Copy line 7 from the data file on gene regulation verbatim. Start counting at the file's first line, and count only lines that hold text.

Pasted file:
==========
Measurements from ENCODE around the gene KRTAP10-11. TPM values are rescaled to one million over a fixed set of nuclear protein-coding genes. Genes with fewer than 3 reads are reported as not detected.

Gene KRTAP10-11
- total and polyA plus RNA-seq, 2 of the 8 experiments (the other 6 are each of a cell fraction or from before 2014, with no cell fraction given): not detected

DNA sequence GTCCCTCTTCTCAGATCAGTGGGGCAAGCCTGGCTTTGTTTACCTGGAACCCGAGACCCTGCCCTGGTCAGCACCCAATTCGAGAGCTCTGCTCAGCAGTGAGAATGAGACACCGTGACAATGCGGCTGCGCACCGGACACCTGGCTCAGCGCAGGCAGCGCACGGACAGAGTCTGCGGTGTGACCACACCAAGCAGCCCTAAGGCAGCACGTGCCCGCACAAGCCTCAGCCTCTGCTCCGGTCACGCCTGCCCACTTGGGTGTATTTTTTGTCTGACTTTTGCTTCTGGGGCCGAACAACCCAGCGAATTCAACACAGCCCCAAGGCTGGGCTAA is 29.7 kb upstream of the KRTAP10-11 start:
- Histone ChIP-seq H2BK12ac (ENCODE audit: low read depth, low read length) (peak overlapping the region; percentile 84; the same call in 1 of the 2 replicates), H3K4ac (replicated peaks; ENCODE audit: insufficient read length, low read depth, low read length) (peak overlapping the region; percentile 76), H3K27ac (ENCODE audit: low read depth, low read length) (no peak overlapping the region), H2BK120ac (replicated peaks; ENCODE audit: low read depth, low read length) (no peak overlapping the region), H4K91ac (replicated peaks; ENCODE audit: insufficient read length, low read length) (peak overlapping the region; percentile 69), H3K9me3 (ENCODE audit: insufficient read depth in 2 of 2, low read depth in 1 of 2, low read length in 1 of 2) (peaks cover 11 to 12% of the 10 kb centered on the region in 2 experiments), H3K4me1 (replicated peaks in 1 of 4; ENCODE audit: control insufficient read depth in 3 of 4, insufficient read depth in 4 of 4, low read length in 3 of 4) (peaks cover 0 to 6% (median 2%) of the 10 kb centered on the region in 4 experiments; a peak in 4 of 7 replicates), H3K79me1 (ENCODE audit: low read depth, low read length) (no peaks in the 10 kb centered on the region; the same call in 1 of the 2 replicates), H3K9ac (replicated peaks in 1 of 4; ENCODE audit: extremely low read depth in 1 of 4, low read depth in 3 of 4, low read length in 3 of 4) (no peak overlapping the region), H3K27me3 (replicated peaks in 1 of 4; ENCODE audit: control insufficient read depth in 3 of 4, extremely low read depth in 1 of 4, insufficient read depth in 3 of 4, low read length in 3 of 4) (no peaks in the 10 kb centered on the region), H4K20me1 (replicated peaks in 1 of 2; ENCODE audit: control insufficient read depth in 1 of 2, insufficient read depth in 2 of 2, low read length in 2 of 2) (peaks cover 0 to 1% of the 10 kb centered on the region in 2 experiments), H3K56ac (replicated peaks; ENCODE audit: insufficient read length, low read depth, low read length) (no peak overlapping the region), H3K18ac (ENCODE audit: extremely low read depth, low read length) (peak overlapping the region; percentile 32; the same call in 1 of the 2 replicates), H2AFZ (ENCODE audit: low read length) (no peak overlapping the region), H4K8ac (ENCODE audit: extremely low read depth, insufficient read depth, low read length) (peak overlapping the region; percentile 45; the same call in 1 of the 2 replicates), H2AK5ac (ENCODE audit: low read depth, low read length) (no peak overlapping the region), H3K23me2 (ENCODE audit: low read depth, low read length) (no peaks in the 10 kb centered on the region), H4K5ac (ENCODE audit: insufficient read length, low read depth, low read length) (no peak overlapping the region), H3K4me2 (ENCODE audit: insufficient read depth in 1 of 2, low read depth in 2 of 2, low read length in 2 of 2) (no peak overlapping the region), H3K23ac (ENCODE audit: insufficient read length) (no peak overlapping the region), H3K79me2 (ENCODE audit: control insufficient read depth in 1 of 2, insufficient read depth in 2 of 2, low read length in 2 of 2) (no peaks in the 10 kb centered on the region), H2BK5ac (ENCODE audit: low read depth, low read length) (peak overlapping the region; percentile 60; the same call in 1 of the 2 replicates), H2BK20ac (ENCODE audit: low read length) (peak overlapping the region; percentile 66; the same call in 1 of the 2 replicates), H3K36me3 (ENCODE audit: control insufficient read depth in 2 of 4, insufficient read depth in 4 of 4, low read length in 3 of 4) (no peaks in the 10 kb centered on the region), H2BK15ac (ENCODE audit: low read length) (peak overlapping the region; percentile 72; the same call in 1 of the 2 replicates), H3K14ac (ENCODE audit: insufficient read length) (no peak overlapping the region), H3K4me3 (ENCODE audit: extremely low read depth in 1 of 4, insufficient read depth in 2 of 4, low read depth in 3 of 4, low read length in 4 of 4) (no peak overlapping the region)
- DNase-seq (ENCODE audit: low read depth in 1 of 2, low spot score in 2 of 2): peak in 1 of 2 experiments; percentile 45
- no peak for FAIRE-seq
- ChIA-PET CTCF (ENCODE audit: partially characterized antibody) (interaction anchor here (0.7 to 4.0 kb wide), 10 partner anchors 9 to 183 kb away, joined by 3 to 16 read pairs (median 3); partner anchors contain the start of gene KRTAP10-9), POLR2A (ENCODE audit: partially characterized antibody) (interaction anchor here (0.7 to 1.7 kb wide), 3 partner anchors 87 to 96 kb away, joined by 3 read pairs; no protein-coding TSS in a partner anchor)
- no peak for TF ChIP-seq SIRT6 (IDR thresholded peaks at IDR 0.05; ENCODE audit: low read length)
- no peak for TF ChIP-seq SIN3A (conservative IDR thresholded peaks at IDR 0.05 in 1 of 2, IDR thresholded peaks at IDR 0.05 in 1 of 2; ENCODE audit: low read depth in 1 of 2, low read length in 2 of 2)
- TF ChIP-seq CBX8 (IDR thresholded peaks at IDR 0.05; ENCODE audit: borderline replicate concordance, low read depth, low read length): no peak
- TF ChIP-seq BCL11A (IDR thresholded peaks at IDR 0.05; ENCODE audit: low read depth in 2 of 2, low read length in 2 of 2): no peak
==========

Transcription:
- no peak for FAIRE-seq